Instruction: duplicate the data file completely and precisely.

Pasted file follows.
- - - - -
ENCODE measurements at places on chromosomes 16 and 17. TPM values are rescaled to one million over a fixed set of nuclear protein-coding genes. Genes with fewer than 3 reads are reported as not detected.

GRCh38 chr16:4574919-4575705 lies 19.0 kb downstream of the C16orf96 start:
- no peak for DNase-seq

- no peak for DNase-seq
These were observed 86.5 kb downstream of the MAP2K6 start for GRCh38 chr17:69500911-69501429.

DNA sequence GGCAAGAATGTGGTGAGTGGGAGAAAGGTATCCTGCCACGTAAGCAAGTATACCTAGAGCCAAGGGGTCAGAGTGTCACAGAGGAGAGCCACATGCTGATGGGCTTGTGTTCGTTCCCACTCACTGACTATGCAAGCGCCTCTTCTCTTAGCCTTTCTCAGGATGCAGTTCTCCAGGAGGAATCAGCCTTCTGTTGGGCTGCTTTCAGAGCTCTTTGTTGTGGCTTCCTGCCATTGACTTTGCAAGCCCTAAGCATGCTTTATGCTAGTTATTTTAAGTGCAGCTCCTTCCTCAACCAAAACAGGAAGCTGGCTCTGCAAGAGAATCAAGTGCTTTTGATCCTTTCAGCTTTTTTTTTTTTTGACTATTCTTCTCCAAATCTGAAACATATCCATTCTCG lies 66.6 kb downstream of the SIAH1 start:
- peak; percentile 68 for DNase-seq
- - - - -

ENCODE measurements at places on chromosomes 16 and 17. TPM values are rescaled to one million over a fixed set of nuclear protein-coding genes. Genes with fewer than 3 reads are reported as not detected.

GRCh38 chr16:4574919-4575705 lies 19.0 kb downstream of the C16orf96 start:
- no peak for DNase-seq

- no peak for DNase-seq
These were observed 86.5 kb downstream of the MAP2K6 start for GRCh38 chr17:69500911-69501429.

DNA sequence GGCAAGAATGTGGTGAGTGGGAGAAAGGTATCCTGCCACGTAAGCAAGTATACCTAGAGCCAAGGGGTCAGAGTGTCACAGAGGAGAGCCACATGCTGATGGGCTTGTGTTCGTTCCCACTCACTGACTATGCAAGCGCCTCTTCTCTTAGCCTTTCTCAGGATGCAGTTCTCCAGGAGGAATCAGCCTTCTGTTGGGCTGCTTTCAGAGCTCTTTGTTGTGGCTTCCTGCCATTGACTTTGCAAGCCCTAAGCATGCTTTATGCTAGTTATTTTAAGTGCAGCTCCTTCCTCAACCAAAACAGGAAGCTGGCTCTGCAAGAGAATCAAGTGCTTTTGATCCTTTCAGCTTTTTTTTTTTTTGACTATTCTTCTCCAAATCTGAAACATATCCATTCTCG lies 66.6 kb downstream of the SIAH1 start:
- peak; percentile 68 for DNase-seq